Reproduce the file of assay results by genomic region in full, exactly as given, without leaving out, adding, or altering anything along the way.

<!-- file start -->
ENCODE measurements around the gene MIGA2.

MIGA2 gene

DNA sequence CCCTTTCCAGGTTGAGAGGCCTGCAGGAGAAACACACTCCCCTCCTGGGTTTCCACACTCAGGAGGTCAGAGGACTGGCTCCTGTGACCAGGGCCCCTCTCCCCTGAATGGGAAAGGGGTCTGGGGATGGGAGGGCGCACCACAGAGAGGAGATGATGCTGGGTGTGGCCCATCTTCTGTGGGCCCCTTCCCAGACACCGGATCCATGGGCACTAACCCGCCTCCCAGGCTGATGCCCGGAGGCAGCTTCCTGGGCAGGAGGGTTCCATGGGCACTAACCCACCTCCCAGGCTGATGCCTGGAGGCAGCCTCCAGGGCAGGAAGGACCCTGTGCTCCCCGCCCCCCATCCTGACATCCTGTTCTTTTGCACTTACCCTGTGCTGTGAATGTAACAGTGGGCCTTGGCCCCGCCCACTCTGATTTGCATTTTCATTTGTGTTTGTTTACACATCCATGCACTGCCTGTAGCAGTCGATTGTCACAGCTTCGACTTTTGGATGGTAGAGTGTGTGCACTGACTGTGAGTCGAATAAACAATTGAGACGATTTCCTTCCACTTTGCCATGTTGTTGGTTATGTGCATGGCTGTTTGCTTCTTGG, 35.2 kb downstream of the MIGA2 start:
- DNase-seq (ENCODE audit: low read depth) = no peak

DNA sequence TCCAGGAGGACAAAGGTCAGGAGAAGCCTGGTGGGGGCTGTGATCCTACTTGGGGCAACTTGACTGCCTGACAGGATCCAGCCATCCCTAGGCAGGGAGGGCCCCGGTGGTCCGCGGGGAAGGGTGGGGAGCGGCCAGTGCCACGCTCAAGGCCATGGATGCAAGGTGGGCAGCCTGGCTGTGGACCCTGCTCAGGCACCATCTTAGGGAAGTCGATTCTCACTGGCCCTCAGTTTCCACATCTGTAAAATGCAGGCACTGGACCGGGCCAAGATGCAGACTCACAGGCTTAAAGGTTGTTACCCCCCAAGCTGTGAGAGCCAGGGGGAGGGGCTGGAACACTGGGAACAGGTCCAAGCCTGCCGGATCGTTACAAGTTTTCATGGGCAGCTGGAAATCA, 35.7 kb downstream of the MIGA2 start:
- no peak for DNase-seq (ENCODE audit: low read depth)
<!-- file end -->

ENCODE measurements around the gene MIGA2.

MIGA2 gene

DNA sequence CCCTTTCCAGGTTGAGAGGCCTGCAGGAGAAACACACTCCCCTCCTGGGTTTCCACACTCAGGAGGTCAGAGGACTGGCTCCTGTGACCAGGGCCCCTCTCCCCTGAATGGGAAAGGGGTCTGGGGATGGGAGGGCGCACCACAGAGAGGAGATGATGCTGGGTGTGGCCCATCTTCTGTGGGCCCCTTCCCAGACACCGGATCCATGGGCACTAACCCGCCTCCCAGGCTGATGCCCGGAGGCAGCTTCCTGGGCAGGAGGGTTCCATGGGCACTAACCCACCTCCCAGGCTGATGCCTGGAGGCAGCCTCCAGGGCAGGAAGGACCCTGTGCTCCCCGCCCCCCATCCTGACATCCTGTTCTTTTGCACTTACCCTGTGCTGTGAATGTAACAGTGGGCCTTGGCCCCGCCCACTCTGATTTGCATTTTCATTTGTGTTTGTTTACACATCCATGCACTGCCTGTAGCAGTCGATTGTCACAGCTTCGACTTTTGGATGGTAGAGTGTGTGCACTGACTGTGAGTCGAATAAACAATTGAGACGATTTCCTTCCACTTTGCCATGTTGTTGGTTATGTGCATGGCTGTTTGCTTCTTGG, 35.2 kb downstream of the MIGA2 start:
- DNase-seq (ENCODE audit: low read depth) = no peak

DNA sequence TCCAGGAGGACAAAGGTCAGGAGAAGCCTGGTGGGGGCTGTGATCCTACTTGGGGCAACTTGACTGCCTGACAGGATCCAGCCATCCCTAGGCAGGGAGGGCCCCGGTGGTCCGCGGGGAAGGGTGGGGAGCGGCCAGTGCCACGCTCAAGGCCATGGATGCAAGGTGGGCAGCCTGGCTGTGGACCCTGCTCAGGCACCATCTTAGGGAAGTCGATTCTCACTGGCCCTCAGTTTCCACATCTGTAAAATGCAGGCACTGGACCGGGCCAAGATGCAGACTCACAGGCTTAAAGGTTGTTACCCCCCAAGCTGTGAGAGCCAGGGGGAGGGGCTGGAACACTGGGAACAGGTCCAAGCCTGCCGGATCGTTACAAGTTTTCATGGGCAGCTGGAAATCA, 35.7 kb downstream of the MIGA2 start:
- no peak for DNase-seq (ENCODE audit: low read depth)